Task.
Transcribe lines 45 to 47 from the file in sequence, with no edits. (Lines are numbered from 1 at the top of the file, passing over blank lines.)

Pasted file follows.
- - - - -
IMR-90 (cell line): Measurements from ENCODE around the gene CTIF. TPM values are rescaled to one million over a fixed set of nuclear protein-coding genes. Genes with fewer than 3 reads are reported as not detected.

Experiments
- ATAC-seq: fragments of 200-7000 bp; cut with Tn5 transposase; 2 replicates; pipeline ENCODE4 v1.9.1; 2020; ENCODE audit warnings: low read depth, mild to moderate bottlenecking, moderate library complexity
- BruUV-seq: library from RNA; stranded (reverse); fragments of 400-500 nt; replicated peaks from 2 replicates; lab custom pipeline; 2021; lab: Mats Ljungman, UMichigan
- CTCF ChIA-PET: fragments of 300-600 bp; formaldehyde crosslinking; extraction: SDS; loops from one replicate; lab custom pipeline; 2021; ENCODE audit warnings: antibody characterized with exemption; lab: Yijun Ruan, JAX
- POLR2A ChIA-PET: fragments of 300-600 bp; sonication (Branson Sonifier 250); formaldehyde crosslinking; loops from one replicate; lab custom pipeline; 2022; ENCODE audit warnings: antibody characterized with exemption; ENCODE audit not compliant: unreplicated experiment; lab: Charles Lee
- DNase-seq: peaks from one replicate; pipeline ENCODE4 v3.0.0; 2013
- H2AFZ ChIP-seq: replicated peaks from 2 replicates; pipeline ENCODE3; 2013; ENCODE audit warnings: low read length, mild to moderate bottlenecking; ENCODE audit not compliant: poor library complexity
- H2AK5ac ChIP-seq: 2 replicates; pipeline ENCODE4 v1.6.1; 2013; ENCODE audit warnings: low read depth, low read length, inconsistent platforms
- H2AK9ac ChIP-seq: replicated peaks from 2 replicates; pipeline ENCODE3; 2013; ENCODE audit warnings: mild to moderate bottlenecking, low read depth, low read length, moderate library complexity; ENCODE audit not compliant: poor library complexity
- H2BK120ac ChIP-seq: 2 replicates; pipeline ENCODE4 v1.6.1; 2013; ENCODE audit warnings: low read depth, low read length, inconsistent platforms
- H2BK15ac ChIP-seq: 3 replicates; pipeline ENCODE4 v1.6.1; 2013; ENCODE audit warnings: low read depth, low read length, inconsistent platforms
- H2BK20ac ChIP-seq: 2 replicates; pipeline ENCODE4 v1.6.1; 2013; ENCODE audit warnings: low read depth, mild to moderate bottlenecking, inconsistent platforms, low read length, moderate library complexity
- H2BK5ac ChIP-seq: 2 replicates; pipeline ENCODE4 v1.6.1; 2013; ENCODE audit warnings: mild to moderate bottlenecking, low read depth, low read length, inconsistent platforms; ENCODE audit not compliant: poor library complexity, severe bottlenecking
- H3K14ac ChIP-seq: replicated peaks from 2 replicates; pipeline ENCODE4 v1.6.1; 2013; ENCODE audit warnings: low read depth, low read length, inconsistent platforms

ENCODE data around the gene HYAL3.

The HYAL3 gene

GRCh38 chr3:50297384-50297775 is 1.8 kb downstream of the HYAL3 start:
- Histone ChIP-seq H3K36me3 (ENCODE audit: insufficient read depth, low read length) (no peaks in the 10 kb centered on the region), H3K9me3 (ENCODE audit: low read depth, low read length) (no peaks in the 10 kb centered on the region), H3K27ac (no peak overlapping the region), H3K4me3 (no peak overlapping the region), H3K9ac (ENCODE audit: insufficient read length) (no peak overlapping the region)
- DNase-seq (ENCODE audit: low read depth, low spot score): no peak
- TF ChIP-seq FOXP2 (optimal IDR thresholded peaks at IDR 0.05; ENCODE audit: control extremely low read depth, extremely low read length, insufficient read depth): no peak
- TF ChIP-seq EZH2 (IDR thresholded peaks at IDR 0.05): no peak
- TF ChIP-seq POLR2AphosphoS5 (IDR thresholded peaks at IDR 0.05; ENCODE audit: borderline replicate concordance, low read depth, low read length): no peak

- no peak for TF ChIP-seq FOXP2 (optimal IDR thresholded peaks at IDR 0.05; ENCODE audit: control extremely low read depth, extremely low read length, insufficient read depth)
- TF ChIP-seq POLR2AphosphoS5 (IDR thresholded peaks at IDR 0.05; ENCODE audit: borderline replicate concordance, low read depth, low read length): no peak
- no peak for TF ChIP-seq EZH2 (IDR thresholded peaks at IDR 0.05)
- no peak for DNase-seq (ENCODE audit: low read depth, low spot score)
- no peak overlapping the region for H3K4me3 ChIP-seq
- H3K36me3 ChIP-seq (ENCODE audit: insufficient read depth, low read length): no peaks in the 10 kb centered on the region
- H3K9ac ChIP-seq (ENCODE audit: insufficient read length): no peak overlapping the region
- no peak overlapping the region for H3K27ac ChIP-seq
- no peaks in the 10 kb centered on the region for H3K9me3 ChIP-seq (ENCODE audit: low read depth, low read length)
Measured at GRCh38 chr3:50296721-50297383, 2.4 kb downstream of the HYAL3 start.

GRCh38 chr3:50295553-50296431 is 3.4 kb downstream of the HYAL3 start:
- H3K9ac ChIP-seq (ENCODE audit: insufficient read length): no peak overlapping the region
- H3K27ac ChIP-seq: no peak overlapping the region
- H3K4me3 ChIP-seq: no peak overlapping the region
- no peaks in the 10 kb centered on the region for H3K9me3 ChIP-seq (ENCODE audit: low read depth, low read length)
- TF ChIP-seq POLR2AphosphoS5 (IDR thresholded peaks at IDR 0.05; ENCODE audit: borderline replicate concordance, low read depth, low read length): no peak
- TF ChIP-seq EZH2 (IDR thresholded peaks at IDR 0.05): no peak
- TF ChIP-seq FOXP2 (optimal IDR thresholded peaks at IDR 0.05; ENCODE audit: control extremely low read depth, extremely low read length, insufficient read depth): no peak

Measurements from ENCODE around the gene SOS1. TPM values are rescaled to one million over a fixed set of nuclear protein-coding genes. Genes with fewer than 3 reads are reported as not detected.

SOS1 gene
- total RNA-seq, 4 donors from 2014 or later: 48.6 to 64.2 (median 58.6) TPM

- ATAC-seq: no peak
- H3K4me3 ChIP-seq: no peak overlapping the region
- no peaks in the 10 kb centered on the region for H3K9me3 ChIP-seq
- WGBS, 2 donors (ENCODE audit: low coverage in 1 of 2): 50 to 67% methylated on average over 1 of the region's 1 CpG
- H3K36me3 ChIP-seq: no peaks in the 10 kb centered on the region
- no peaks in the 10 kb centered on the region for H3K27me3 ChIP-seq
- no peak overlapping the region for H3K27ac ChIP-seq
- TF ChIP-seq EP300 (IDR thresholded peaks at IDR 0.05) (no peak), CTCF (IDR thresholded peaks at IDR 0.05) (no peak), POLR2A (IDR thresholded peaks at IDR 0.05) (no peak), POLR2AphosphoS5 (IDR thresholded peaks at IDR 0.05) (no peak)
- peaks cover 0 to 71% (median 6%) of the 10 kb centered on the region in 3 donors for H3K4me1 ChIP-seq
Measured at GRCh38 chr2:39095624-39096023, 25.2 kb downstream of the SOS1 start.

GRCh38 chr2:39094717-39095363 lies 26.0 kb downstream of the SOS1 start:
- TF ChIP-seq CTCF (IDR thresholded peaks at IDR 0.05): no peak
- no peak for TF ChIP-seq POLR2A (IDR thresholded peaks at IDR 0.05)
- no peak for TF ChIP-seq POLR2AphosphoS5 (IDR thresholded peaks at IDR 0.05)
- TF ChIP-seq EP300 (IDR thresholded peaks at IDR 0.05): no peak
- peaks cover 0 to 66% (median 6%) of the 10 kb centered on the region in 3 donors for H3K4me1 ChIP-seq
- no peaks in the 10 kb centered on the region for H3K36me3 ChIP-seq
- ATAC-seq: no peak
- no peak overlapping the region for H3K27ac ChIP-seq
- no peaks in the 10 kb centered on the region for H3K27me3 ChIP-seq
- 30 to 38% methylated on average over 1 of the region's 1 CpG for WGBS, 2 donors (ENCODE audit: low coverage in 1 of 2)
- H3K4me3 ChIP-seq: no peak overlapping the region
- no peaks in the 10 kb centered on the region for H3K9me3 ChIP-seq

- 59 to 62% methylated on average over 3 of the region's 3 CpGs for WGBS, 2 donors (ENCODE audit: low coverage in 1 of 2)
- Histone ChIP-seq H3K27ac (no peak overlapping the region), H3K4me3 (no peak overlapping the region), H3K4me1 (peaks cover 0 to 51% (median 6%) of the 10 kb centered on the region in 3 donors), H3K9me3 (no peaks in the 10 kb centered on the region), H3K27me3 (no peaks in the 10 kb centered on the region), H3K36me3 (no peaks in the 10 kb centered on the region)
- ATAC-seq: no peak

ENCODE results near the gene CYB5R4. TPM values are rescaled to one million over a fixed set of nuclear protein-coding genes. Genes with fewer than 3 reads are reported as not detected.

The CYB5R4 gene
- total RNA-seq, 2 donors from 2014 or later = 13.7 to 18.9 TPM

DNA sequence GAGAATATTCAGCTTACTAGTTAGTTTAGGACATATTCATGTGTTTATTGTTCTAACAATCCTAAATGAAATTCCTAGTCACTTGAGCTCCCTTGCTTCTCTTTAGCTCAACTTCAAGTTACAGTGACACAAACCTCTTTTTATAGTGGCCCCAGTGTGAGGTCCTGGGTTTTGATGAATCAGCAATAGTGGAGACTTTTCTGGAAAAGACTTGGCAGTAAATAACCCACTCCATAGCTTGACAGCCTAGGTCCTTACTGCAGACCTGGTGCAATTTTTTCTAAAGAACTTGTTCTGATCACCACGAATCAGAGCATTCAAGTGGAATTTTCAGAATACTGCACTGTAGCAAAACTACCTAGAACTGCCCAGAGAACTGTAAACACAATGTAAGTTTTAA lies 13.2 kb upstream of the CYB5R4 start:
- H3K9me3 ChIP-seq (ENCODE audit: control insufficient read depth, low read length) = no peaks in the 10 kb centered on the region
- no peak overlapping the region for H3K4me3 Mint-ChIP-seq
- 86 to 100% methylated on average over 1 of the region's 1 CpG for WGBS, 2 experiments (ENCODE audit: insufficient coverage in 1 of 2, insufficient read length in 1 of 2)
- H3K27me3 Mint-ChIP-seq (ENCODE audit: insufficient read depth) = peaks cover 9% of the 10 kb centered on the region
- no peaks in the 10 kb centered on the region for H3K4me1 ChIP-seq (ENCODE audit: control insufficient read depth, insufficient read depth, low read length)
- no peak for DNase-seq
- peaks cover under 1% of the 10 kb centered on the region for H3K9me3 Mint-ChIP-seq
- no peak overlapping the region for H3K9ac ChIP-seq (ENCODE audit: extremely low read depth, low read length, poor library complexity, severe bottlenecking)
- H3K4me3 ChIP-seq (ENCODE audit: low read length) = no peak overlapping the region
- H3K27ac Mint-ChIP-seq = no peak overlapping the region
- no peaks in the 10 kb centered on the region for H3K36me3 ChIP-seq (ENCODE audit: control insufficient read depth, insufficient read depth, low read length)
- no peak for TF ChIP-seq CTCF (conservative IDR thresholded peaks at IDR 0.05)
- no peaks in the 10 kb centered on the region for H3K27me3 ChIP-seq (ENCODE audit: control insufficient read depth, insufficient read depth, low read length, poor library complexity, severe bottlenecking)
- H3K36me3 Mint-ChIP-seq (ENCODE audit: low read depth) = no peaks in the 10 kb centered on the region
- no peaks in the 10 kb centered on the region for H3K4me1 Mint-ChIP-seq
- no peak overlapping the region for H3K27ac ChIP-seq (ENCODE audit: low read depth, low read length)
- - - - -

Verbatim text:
- ATAC-seq: no peak
- H3K4me3 ChIP-seq: no peak overlapping the region
- no peaks in the 10 kb centered on the region for H3K9me3 ChIP-seq